Lack of eco-friendly fashion fails to entice millennials
The fashion industry isn't providing millennials with sufficient choices to enable them to purchase more sustainable apparel, a new study suggests, adding that they are currently more motivated by ease of purchase and low prices.
While millennials overwhelmingly claim to embrace sustainability and believe they will drive social change, a survey carried out by LIM College in New York found only 34% are driven to make a fashion purchase because the apparel or accessory was eco-friendly and sustainably-produced. Instead, their purchase decisions are more likely to be influenced by ease of purchase (95%), price/value (95%), uniqueness (92%), and brand name (60%).
"Our research is very revealing about how millennials view themselves and future generations, and their ability to change the world," says Professor Robert Conrad.
"Nearly 90% of the those surveyed agreed that, 'Millennials and Gen Z will help create more sustainably-produced products by convincing businesses and governments to alter existing practices.' An equal percent report they 'would abandon a product or brand for eco-unfriendliness.' This sends a clear message to the fashion industry."
Yet while millennials would like to buy eco-friendly fashion, the industry is not providing them with sufficient choices that also meet their most important criteria for making a purchase, Conrad says.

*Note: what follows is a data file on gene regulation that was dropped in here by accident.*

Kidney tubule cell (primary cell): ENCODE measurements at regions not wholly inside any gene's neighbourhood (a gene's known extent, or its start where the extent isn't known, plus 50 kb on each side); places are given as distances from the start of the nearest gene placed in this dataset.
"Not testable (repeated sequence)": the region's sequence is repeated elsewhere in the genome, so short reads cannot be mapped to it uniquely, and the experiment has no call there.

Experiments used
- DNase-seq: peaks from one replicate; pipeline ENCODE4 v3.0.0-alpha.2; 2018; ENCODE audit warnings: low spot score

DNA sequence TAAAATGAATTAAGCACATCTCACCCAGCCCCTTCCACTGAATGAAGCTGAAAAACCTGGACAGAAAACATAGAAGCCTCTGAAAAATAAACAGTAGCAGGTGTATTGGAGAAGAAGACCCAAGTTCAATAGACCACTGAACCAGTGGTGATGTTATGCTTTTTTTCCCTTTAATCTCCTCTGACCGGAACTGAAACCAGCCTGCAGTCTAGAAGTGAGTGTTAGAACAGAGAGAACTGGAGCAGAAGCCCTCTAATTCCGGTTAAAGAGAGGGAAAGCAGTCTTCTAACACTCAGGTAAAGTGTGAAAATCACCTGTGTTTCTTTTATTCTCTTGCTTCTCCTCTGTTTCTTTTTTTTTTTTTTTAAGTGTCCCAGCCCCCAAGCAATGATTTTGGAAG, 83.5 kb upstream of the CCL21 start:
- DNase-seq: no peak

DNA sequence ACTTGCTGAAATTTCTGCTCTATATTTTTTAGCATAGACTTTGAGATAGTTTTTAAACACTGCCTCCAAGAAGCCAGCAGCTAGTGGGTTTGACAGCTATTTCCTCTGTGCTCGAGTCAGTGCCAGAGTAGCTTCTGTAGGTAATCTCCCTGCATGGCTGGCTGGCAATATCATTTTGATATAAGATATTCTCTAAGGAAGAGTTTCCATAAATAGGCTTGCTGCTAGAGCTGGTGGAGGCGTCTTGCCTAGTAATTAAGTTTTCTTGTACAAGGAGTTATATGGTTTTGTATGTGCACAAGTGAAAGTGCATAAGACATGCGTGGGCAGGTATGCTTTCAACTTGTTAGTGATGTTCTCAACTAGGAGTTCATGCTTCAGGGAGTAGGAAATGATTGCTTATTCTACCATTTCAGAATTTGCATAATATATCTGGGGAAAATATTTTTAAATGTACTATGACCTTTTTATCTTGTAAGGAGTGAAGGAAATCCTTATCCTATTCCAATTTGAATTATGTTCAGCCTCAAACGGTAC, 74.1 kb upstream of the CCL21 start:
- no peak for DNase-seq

"As we learned from our previous surveys of millennials, ease of purchase, price/value and uniqueness are their highest priorities."
The study suggests that some of the disconnect between millennials wanting to buy and not buying eco-friendly fashion is the lack of fashionable eco-friendly choices that also meet their ease, price/value and uniqueness tests.
There are only a handful of eco-friendly youth-oriented brands – such as Anek, Everlane, Nudie Jeans, Patagonia, People Tree, Reformation and K.O.I. – and none have the scale or variety of fashion offerings to meet millennials' requirements for ease, price/value and uniqueness, according to the college's Dr Kenneth Kambara.
"The fashion industry is approaching millennials with what they want to offer, not what the millennials want. To capitalise on millennials' desires to make eco-fashion purchases offerings must be new and different – unique from what other brands are offering – and truly deliver value. Think Zara with authentic eco-friendly and sustainable product offerings."